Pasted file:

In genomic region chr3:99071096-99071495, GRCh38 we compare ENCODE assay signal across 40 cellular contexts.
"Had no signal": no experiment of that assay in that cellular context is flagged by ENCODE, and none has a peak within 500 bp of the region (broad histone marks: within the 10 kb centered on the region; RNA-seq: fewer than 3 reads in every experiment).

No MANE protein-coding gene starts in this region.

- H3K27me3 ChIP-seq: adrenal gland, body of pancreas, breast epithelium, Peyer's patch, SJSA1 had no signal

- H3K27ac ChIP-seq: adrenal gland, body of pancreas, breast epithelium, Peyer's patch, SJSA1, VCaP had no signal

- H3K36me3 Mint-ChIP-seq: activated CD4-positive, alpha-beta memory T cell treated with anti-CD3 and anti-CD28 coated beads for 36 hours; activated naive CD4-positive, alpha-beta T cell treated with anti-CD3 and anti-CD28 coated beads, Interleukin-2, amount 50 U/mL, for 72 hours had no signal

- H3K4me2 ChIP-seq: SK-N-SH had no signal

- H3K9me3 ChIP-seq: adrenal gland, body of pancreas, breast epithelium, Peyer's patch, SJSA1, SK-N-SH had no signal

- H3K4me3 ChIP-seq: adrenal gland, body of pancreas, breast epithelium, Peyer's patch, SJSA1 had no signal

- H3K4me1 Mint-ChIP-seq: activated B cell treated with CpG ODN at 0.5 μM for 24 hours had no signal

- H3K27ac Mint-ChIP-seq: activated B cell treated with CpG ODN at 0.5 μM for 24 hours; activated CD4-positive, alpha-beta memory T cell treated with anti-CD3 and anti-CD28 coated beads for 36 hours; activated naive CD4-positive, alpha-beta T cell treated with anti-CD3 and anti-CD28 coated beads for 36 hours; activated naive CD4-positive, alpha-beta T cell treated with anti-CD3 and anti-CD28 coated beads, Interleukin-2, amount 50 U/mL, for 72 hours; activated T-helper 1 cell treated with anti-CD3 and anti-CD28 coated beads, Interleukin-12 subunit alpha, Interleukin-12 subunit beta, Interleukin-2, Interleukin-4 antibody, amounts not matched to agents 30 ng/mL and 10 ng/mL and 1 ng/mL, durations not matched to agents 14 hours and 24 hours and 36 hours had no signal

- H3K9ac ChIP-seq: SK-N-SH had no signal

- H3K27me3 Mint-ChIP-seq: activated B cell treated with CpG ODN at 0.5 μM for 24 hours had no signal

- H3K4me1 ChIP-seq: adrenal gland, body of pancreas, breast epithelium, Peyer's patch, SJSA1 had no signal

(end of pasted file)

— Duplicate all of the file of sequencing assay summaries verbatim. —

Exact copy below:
In genomic region chr3:99071096-99071495, GRCh38 we compare ENCODE assay signal across 40 cellular contexts.
"Had no signal": no experiment of that assay in that cellular context is flagged by ENCODE, and none has a peak within 500 bp of the region (broad histone marks: within the 10 kb centered on the region; RNA-seq: fewer than 3 reads in every experiment).

No MANE protein-coding gene starts in this region.

- H3K27me3 ChIP-seq: adrenal gland, body of pancreas, breast epithelium, Peyer's patch, SJSA1 had no signal

- H3K27ac ChIP-seq: adrenal gland, body of pancreas, breast epithelium, Peyer's patch, SJSA1, VCaP had no signal

- H3K36me3 Mint-ChIP-seq: activated CD4-positive, alpha-beta memory T cell treated with anti-CD3 and anti-CD28 coated beads for 36 hours; activated naive CD4-positive, alpha-beta T cell treated with anti-CD3 and anti-CD28 coated beads, Interleukin-2, amount 50 U/mL, for 72 hours had no signal

- H3K4me2 ChIP-seq: SK-N-SH had no signal

- H3K9me3 ChIP-seq: adrenal gland, body of pancreas, breast epithelium, Peyer's patch, SJSA1, SK-N-SH had no signal

- H3K4me3 ChIP-seq: adrenal gland, body of pancreas, breast epithelium, Peyer's patch, SJSA1 had no signal

- H3K4me1 Mint-ChIP-seq: activated B cell treated with CpG ODN at 0.5 μM for 24 hours had no signal

- H3K27ac Mint-ChIP-seq: activated B cell treated with CpG ODN at 0.5 μM for 24 hours; activated CD4-positive, alpha-beta memory T cell treated with anti-CD3 and anti-CD28 coated beads for 36 hours; activated naive CD4-positive, alpha-beta T cell treated with anti-CD3 and anti-CD28 coated beads for 36 hours; activated naive CD4-positive, alpha-beta T cell treated with anti-CD3 and anti-CD28 coated beads, Interleukin-2, amount 50 U/mL, for 72 hours; activated T-helper 1 cell treated with anti-CD3 and anti-CD28 coated beads, Interleukin-12 subunit alpha, Interleukin-12 subunit beta, Interleukin-2, Interleukin-4 antibody, amounts not matched to agents 30 ng/mL and 10 ng/mL and 1 ng/mL, durations not matched to agents 14 hours and 24 hours and 36 hours had no signal

- H3K9ac ChIP-seq: SK-N-SH had no signal

- H3K27me3 Mint-ChIP-seq: activated B cell treated with CpG ODN at 0.5 μM for 24 hours had no signal

- H3K4me1 ChIP-seq: adrenal gland, body of pancreas, breast epithelium, Peyer's patch, SJSA1 had no signal